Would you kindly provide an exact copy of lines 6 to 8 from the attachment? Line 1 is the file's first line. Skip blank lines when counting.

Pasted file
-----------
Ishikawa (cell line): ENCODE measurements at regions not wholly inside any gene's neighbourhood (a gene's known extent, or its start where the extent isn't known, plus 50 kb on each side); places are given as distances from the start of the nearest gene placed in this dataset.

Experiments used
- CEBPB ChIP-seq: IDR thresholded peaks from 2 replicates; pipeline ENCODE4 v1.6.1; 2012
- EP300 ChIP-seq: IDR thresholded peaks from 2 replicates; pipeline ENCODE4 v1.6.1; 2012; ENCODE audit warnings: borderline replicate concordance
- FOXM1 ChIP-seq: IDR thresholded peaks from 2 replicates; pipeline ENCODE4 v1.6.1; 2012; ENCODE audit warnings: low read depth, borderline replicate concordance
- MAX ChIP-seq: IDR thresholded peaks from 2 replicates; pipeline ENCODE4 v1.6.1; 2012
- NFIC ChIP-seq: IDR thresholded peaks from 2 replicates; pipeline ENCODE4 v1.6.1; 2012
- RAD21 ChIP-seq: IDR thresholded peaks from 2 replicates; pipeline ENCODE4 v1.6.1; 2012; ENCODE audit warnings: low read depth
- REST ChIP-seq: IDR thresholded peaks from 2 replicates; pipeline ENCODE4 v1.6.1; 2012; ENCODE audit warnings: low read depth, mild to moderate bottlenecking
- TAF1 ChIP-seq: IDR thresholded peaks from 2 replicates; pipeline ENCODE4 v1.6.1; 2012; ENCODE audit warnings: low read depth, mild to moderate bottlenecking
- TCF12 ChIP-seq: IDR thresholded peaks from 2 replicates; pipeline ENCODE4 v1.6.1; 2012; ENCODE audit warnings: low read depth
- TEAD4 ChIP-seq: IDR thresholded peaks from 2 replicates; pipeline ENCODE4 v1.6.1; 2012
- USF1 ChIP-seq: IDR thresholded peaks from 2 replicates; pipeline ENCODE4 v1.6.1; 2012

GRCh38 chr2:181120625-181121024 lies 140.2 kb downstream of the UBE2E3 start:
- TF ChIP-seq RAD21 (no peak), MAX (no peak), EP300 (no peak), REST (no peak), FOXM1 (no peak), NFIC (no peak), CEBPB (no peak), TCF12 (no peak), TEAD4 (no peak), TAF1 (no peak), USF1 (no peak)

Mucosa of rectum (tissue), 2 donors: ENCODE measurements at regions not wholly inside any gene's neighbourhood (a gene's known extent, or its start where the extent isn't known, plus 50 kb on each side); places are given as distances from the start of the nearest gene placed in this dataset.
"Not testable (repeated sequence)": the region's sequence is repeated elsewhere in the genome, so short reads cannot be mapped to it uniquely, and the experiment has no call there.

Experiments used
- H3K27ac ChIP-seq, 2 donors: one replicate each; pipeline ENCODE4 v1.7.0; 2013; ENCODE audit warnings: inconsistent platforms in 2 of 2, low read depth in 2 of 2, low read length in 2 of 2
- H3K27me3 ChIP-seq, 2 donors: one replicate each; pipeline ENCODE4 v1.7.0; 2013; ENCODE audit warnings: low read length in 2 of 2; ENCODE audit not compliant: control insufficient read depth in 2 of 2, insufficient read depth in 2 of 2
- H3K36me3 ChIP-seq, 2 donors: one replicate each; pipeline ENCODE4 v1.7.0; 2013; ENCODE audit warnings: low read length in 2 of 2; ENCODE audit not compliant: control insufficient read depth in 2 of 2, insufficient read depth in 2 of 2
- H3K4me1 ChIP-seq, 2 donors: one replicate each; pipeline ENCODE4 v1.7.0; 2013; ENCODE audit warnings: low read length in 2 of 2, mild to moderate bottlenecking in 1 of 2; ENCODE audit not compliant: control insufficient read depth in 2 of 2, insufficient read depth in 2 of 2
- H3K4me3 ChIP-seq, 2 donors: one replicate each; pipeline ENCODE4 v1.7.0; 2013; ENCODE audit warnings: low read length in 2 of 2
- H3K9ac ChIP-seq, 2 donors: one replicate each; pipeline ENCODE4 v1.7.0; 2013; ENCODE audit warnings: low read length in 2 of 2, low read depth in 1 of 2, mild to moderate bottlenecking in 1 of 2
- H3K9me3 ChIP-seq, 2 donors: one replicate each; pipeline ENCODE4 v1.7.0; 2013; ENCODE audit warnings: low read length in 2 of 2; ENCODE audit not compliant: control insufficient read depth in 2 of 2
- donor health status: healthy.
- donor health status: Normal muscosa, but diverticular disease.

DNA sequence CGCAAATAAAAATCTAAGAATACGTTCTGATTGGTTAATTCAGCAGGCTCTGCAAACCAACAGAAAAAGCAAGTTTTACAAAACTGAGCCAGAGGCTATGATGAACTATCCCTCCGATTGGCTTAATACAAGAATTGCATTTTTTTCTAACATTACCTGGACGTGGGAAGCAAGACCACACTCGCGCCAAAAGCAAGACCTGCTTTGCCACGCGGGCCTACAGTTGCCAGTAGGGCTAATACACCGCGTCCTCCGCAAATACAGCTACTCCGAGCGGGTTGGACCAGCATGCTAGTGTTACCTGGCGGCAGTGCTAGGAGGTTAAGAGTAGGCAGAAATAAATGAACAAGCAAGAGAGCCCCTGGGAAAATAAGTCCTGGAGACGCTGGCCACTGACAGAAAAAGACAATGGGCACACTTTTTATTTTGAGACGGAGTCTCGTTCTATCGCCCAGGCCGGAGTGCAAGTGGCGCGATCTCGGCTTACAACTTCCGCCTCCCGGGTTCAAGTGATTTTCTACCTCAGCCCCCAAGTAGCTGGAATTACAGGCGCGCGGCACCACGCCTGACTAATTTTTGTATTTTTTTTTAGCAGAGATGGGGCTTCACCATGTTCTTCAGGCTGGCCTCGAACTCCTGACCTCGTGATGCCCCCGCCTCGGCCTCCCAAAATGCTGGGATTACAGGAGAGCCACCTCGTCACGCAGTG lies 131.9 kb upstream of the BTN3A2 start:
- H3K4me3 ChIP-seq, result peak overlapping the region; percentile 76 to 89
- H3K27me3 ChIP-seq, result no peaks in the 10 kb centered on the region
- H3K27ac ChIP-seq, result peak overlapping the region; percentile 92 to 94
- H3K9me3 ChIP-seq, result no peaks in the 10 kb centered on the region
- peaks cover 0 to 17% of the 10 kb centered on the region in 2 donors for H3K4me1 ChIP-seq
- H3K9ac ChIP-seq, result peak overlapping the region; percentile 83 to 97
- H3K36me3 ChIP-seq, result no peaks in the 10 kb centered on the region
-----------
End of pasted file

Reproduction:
- MAX ChIP-seq: IDR thresholded peaks from 2 replicates; pipeline ENCODE4 v1.6.1; 2012
- NFIC ChIP-seq: IDR thresholded peaks from 2 replicates; pipeline ENCODE4 v1.6.1; 2012
- RAD21 ChIP-seq: IDR thresholded peaks from 2 replicates; pipeline ENCODE4 v1.6.1; 2012; ENCODE audit warnings: low read depth